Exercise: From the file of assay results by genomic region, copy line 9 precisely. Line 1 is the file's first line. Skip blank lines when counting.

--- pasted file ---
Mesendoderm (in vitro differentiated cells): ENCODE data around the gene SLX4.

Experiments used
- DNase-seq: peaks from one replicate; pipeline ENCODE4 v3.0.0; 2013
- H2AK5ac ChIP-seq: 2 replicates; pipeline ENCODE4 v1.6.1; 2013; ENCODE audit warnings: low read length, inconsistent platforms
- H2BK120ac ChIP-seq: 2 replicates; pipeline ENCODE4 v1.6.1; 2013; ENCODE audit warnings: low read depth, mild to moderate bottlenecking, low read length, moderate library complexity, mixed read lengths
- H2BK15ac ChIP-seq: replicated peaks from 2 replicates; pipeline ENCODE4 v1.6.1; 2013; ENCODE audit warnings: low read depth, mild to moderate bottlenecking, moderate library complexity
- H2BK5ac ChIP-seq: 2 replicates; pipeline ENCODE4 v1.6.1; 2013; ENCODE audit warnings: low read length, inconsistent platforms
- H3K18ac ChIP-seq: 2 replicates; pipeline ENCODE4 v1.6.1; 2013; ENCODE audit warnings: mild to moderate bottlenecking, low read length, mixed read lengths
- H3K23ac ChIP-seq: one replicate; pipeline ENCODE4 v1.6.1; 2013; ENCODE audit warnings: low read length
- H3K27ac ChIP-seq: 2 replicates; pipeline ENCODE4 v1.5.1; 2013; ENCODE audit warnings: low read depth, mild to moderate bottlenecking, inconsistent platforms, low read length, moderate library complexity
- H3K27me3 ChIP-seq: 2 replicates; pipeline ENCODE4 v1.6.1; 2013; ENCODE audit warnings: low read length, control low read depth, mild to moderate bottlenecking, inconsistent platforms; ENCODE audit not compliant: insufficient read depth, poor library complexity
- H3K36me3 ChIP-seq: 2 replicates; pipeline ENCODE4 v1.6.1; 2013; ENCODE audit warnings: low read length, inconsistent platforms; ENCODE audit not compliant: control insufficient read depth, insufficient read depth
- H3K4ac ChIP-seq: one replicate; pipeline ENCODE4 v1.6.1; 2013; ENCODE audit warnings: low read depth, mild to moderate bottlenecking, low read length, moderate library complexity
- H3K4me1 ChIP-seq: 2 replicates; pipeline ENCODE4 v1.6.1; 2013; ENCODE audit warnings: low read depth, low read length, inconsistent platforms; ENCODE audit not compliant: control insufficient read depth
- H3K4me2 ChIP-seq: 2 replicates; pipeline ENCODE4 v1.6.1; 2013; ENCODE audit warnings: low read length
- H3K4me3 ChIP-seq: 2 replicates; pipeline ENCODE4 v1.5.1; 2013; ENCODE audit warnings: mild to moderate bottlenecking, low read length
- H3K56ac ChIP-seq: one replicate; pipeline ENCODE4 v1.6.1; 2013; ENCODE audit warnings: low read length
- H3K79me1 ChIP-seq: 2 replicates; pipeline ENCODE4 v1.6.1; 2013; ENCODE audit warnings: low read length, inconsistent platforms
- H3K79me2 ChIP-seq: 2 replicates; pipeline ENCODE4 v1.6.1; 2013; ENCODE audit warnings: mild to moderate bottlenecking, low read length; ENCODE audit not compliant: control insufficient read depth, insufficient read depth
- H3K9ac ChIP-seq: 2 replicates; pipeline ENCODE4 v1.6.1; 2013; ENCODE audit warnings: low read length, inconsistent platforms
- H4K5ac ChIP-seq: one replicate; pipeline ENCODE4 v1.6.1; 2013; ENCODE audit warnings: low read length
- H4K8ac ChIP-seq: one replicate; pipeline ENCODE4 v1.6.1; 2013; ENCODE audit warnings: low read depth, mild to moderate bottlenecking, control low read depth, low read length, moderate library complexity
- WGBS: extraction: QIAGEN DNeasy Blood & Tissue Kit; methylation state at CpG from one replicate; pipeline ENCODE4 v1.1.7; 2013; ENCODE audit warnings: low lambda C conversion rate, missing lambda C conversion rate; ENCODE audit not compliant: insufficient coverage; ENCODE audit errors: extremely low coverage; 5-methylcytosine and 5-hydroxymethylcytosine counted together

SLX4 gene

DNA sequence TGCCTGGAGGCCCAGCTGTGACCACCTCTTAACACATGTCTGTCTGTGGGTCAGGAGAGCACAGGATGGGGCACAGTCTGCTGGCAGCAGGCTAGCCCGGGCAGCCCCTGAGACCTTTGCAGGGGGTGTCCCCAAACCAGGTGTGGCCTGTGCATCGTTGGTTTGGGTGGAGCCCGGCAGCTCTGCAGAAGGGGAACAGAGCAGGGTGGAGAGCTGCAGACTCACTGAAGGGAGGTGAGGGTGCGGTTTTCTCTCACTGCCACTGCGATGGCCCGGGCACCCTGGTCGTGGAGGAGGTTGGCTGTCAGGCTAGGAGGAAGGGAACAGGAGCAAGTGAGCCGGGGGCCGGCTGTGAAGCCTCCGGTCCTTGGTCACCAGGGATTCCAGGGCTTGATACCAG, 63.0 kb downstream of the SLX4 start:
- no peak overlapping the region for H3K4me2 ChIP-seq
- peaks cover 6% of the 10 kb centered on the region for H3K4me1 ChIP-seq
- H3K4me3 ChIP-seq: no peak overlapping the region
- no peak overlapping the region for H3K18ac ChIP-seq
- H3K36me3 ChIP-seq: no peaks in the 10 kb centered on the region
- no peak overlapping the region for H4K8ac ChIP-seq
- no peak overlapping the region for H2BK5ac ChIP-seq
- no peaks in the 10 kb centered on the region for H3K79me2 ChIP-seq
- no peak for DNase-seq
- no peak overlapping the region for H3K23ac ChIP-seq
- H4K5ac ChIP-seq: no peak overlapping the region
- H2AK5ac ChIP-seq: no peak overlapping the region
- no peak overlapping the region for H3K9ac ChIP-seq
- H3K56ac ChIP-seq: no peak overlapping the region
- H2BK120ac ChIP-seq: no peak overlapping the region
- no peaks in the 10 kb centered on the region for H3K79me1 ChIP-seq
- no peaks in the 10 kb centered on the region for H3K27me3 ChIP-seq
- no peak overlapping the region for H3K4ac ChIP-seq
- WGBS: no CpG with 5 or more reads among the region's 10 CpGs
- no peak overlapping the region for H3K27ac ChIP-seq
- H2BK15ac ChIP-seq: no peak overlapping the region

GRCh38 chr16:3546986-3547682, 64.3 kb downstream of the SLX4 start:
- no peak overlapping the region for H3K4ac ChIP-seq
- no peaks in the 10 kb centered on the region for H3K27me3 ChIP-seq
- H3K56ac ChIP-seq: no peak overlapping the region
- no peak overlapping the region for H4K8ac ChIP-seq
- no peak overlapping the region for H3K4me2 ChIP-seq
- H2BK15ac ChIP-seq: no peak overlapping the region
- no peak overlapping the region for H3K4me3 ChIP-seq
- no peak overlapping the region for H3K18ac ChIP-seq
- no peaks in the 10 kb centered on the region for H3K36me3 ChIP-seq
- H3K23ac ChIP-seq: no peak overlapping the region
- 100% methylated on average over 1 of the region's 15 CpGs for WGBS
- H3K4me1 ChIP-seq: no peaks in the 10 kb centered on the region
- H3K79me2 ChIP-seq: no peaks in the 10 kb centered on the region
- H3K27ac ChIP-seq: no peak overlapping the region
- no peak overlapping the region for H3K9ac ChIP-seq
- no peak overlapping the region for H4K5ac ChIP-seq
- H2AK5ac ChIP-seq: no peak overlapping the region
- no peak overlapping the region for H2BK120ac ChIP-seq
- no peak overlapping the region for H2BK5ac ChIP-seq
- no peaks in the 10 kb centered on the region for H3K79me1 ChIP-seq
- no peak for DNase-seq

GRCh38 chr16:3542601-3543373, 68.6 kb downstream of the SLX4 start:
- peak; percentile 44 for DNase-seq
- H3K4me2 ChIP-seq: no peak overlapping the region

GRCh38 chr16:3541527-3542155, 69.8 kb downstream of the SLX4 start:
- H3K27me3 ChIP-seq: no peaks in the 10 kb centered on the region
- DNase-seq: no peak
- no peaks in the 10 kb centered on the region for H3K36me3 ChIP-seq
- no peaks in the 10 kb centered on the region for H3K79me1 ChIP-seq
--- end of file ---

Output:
- H3K23ac ChIP-seq: one replicate; pipeline ENCODE4 v1.6.1; 2013; ENCODE audit warnings: low read length